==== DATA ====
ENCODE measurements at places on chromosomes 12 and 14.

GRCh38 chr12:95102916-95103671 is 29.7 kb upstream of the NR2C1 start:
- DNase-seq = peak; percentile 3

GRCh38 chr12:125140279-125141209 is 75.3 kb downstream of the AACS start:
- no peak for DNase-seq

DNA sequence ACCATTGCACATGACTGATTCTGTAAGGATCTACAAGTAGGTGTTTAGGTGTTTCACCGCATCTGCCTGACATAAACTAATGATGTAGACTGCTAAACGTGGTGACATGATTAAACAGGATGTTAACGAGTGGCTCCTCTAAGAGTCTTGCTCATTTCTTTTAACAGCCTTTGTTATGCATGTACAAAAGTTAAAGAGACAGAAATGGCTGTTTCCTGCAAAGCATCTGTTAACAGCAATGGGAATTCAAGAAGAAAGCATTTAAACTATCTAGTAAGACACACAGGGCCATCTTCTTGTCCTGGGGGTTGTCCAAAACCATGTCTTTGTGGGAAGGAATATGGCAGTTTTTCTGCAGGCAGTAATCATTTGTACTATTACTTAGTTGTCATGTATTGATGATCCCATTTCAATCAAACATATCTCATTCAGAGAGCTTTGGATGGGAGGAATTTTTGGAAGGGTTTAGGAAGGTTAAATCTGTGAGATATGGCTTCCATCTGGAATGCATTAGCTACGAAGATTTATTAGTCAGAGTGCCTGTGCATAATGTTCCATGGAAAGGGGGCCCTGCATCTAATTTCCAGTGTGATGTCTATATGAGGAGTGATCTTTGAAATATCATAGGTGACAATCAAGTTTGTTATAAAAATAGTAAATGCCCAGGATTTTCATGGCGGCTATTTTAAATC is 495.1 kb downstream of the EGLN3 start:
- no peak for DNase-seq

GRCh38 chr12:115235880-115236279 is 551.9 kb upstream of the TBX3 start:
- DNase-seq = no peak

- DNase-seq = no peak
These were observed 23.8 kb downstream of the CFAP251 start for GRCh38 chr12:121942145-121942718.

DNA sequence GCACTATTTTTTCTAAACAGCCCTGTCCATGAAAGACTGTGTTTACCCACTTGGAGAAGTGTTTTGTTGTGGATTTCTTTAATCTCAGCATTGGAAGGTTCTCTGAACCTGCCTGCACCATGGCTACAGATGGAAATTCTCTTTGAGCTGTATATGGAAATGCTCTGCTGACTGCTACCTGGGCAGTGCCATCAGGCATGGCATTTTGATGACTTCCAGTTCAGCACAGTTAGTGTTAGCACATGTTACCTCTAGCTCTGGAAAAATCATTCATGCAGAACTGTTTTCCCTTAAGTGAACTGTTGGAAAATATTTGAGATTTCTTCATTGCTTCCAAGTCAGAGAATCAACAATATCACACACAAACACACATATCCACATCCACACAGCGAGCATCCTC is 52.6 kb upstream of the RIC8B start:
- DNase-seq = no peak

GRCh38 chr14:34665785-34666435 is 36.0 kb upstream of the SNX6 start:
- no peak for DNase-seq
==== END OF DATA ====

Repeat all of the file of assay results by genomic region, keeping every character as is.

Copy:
ENCODE measurements at places on chromosomes 12 and 14.

GRCh38 chr12:95102916-95103671 is 29.7 kb upstream of the NR2C1 start:
- DNase-seq = peak; percentile 3

GRCh38 chr12:125140279-125141209 is 75.3 kb downstream of the AACS start:
- no peak for DNase-seq

DNA sequence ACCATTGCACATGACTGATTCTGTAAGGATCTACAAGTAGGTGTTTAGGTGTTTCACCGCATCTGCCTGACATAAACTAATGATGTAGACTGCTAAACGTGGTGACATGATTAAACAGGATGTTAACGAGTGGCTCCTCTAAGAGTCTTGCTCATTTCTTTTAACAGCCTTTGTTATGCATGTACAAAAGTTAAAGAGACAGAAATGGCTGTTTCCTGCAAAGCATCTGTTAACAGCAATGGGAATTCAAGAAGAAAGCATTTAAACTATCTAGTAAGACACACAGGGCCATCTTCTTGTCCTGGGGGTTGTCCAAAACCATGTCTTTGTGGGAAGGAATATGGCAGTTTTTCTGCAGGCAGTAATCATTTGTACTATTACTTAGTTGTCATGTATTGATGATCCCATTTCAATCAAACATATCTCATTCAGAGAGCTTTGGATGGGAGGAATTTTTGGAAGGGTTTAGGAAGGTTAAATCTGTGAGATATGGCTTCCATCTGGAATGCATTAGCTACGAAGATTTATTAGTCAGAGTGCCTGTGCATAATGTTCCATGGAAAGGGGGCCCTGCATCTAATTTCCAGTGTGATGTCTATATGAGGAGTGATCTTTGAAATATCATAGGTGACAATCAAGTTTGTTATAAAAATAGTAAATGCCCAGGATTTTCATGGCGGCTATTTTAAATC is 495.1 kb downstream of the EGLN3 start:
- no peak for DNase-seq

GRCh38 chr12:115235880-115236279 is 551.9 kb upstream of the TBX3 start:
- DNase-seq = no peak

- DNase-seq = no peak
These were observed 23.8 kb downstream of the CFAP251 start for GRCh38 chr12:121942145-121942718.

DNA sequence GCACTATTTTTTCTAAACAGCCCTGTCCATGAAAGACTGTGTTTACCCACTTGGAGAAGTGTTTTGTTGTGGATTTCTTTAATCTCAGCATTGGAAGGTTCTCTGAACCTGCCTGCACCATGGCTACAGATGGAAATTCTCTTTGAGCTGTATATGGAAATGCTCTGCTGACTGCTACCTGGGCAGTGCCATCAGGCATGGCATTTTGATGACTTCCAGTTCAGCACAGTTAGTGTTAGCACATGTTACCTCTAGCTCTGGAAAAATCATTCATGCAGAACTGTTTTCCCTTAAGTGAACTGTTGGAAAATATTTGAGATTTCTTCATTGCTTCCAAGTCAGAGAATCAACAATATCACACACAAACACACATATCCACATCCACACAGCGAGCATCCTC is 52.6 kb upstream of the RIC8B start:
- DNase-seq = no peak

GRCh38 chr14:34665785-34666435 is 36.0 kb upstream of the SNX6 start:
- no peak for DNase-seq